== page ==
“It was just a matter of give and take,” said Finance Minister K.M. Mani on Monday, when journalists asked him how the government employees’ strike was settled during the previous night’s discussion with the unions.

Mr. Mani’s diplomacy is generally seen as the key element that helped bring about the settlement of the six-day strike over the government’s decision to introduce contributory pension for government employees joining service from April this year.

Chief Minister Oommen Chandy had taken the stand he would not call the striking unions for talks since he had nothing new to say. At the same time he had said he would surely discuss with the unions if they wanted to meet him for that purpose.

And there were signs of flagging support to the strike, with the protesting employees not displaying the kind of vigour that could make a difference. As it transpired, all it required to end the impasse was for the two sides to sit across the same table.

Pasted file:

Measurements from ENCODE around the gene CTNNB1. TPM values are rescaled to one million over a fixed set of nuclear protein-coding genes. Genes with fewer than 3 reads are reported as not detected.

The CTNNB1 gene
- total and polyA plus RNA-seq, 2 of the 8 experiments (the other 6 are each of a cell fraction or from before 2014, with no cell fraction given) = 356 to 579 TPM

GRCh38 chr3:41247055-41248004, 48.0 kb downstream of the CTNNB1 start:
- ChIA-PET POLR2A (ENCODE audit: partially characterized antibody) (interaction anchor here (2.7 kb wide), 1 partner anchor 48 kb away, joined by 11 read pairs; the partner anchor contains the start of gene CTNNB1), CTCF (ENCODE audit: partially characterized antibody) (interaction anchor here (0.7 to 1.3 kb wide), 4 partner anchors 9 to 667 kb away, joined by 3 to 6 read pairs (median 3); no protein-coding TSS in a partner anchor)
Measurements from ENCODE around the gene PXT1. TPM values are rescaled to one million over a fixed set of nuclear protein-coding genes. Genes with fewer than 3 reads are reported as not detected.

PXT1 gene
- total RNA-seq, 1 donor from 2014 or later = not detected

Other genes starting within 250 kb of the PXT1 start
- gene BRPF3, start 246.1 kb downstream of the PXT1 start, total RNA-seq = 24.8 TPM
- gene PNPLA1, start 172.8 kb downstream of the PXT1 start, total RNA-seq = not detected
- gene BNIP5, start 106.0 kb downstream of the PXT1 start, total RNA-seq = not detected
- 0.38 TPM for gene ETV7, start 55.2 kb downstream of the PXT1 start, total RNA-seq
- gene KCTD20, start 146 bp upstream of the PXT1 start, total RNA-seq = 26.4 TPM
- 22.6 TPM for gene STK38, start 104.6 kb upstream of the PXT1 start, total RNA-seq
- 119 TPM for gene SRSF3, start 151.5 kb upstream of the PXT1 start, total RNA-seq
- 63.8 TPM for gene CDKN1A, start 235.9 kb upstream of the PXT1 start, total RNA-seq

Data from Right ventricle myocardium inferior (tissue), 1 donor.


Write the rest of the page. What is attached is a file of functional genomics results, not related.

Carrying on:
Answering questions at a press conference called to announce lottery matters, Mr. Mani, who had talked to the union leaders before they met the Chief Minister last night, said the decision to implement the contributory pension scheme had already been taken by the government. So the concern was whether the future employees who would come under the scheme would be adversely affected during the implementation of the decision.

Mr. Mani said the suggestion was that there should be a mechanism to ensure that complaints in this respect were properly examined and resolved. The government could have no objection to such a suggestion, Mr. Mani said, meaning that this promise on the part of the government, during the union leaders’ meeting with the Chief Minister, was the thing that brought about an amicable settlement of the strike.

A journalist asked Mr. Mani whether the settlement of the strike would mean the unions had accepted the implementation of the contributory pension scheme. Mr. Mani replied he surely believed the unions were agreed on the point.